5 October 2012 – For World Green Building week 2012 Cundall held two workshops in Melbourne and Sydney to ask over 100 people the question,  Green Ratings: what’s the point?

With concern that the current negativity in the industry about green rating systems is overshadowing the positive benefits that rating systems can create, we decided to run a workshop to open up people’s thinking about the positive changes that green ratings systems have created and what they could create in the future. Participants were from a wide range of stakeholders in the construction industry, including developers, contractors, architects, suppliers, engineers, ESD consultants and project managers.

The scene was set with a snapshot of the evolution of green buildings in Australia, from the early days of the green Olympics to the mandatory disclosure of energy performance driving the regeneration of the existing building stock.

  • Photo: Simon Wild conducting a Cool Wall debate

Using Cundall’s Cool Wall facilitation process, the participants were asked to vote for what they thought the top five changes that green rating systems had created over the last 10 years, the time frame that some of the key green rating systems have been in operation mainly, Green Star and NABERS.

Participants were then asked to consider what changes they would like green rating systems to create over the next 10 years; and they were asked to be aspirational, forward thinking and ready for change.

The groups also prioritised their choices.

What changes have rating systems created in the last 10 years?

The results for the Melbourne workshop and the Sydney workshop are shown below – the Sydney results are the combination of the two voting walls. The votes from both Melbourne and Sydney have also been combined for comparison.

MelbourneSydneyCombined VotesCombined vote percentage
1Indoor Environmental QualityOccupant ExpectationsOccupant Expectations15 per cent
2Occupant ExpectationsMaterial and ProductsMaterial and Products14 per cent
3Building ValueIndoor Environmental QualityIndoor Environmental Quality12 per cent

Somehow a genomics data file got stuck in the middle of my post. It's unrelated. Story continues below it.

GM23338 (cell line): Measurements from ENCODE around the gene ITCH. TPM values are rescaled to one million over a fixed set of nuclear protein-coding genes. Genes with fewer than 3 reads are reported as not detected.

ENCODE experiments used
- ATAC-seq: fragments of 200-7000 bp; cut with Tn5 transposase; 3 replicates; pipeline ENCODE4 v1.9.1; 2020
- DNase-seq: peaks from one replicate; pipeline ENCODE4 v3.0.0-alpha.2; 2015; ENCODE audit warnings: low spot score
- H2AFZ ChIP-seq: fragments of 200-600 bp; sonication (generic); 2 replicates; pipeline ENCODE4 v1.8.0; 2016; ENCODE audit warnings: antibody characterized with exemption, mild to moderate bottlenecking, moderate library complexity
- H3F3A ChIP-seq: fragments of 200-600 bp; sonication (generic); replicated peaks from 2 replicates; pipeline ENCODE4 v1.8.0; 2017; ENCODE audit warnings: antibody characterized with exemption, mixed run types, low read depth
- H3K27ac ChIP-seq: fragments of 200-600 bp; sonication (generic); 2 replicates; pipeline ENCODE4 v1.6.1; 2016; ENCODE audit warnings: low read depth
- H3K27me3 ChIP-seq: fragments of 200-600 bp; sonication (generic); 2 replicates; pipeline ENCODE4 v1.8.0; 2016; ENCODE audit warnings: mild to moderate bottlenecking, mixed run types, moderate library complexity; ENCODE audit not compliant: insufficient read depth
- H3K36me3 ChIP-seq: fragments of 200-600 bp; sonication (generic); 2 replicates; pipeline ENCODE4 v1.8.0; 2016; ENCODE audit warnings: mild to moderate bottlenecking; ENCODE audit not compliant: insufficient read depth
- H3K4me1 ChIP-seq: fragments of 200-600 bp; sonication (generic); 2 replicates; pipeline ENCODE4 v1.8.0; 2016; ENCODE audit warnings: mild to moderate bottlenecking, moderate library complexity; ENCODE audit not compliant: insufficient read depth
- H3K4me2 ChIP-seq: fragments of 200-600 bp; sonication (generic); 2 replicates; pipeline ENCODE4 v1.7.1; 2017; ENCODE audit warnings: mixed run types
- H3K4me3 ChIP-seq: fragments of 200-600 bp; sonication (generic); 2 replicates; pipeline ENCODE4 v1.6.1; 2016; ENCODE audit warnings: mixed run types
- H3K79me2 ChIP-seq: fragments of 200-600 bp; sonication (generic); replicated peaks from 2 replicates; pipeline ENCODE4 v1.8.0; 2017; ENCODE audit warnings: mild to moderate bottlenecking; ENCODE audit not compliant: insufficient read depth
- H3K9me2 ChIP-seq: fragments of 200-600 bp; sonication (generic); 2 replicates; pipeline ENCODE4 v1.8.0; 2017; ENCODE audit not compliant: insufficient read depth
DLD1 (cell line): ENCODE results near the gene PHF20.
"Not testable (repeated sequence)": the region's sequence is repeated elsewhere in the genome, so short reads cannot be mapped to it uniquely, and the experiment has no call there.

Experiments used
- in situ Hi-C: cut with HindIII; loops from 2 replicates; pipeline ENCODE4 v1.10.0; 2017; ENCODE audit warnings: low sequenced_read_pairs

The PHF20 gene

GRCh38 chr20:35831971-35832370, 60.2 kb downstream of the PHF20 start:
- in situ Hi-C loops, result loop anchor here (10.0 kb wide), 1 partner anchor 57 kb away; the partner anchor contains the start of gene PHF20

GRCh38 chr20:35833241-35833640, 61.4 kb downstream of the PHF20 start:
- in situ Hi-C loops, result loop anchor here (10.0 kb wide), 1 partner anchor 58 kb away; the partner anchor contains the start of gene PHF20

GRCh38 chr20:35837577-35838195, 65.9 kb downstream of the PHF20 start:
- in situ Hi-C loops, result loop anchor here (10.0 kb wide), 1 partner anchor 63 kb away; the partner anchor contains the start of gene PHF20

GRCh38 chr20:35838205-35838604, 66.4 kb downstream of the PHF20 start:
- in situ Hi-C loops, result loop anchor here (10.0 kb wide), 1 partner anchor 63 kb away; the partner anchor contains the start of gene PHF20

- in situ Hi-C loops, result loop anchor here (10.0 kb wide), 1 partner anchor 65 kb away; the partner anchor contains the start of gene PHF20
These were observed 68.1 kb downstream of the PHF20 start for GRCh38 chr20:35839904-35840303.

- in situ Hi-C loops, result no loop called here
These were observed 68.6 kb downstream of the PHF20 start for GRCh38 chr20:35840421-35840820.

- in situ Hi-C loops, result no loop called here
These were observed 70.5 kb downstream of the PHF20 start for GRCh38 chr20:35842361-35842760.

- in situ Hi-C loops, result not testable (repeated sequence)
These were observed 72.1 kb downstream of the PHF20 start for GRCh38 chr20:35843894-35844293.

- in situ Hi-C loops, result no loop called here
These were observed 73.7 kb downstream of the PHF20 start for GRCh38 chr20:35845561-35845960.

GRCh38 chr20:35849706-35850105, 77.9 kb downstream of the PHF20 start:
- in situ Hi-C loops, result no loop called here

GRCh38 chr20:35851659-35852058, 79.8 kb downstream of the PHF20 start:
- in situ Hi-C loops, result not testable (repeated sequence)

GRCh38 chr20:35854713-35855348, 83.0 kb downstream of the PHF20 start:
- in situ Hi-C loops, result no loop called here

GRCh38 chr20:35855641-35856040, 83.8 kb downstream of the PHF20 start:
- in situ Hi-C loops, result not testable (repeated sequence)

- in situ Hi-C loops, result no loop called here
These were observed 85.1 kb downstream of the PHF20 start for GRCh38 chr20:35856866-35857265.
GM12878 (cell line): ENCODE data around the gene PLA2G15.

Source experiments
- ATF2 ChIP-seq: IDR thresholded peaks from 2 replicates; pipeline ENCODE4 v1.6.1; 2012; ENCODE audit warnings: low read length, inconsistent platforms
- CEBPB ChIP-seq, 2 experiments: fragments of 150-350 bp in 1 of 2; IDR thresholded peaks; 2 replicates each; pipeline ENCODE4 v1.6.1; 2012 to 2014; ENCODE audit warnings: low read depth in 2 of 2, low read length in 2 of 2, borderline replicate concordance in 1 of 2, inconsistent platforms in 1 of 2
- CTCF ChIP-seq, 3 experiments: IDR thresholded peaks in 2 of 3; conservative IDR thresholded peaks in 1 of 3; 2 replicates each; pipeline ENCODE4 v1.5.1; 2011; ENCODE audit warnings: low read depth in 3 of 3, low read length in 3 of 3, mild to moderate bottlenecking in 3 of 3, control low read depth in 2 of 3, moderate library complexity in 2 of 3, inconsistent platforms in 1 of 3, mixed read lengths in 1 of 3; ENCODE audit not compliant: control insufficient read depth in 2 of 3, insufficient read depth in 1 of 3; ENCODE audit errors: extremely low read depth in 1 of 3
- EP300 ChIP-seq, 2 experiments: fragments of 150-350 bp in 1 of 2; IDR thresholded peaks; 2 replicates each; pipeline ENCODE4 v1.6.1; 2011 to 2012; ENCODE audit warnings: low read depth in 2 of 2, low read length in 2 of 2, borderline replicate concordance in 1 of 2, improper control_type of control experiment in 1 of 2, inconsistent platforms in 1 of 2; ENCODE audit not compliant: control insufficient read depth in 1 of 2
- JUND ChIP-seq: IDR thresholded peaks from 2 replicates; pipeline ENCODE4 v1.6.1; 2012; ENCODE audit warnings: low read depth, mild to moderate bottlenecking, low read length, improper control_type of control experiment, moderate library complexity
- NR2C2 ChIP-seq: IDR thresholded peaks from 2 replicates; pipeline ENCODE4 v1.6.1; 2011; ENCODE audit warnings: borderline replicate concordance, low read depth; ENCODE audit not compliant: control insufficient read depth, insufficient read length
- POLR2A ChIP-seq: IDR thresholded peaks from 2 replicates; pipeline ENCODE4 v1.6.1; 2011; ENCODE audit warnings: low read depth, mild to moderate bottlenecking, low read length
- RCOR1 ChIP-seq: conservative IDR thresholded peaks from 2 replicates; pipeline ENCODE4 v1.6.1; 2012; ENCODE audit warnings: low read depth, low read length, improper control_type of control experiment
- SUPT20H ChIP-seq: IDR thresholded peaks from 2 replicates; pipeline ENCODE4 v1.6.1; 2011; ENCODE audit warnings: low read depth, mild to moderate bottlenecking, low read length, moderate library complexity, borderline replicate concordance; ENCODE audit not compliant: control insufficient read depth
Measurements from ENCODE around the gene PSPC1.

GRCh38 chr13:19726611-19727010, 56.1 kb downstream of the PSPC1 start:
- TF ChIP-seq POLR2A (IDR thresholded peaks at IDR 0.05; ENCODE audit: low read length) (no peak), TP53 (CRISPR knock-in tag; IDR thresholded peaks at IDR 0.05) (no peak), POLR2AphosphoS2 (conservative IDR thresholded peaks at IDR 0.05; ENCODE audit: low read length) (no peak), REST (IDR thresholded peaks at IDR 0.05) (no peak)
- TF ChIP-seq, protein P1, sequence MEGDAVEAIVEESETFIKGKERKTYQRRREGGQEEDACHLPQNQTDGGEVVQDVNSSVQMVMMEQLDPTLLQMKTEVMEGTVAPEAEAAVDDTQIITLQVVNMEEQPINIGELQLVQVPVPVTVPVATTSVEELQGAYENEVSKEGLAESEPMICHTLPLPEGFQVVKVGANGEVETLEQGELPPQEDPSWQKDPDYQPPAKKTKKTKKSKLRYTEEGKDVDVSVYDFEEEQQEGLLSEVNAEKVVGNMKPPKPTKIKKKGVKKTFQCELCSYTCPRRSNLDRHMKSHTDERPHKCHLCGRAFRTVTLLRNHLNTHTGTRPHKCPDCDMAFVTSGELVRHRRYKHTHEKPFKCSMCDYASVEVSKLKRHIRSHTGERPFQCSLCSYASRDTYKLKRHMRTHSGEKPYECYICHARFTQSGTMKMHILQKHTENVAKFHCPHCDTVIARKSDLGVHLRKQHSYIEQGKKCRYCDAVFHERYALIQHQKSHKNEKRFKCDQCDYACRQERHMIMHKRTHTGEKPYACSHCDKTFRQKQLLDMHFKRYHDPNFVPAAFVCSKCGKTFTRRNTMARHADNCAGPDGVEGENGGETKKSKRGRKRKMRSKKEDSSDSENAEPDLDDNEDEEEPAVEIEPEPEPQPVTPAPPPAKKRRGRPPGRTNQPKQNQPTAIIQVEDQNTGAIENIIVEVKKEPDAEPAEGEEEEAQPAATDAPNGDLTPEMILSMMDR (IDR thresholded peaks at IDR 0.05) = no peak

4Material and ProductsGreen JobsInnovation10 per cent
5InnovationInnovationBuilding Value9 per cent

The top five changes received about 60 per cent of the votes, showing that there is a level of consistency in what participants viewed as key changes brought by the ratings systems in the past 10 years.

Most consistent in the votes related to greater expectations, in particular from office occupants, for items such as as bike spaces, recycling areas, daylight and views.

The second most voted change was that green rating systems had created a reduced impact of materials, products and services. This was of particular note for Green Star where the certification of a product with green credentials is necessary.

The third most popular change was that green rating systems had increased the indoor environmental quality of our buildings, not just through daylight and fresh air but also through the selection of products that off-gas lower levels of volatile organic compounds.

What changes do you want rating systems to create in the next 10 years?

The table below shows the ranking based on voting on the left and the ranking after prioritising the changes by significance for Melbourne.

Voted RankingVotesAfter Prioritising
1Innovation11 per centInnovation
1Future Proofed Buildings11 per centTransport Infrastructure
3Total Impact9 per centTotal Impact
4Regulation replaces ratings7 per centRegulation replaces ratings
4Social Cohesion7 per centSocial Cohesion
4Individual responsibility7 per centIndividual responsibility

Prioritising of the changes did not significantly alter the ranking, however it is important to note that Transport Infrastructure moved from ranking eight under the votes to second on prioritising.

Public Transport is a topical subject at the moment and a lot of the conversation was around how green rating systems can create change in the area of public transport. It was generally noted that connectivity of communities, accessibility and resilience against gridlock were key “external” issues that need to be picked and driven by rating systems, just as much as bicycle parking is at present.

It is also interesting to note that Future Proofed Buildings went from joint first place in the voting to seventh place after prioritising. It was felt that if the other changes were prioritised then our buildings would inherently be future proofed.

There was also considerable debate on exactly how a rating system could capture Future Proofing and design for adaptation, or if other drivers would be better placed to deliver it. A post workshop note is that the Green Building Council of Australia states that Future Proofing is one of the benefits of Green Star, but this did not appear in the voted changes of the last 10 years and ranked low for the next 10 years.

Innovation won top vote and stayed at the top after prioritising. It was considered one of issues best driven by ratings tool over the last 10 years and strongly supported as something to continue into the next 10.  It was considered a fundamental requirement of the continuing drive to a greener built environment and also fed into the most passionate debate of the day on the topic of “Regulation versus Innovation” (around the Regulation Replaces Ratings topic).

There were strong opinions about the role of regulation in driving change from the bottom up, versus the need for industry to have the freedom and incentive to innovate its way to better performance.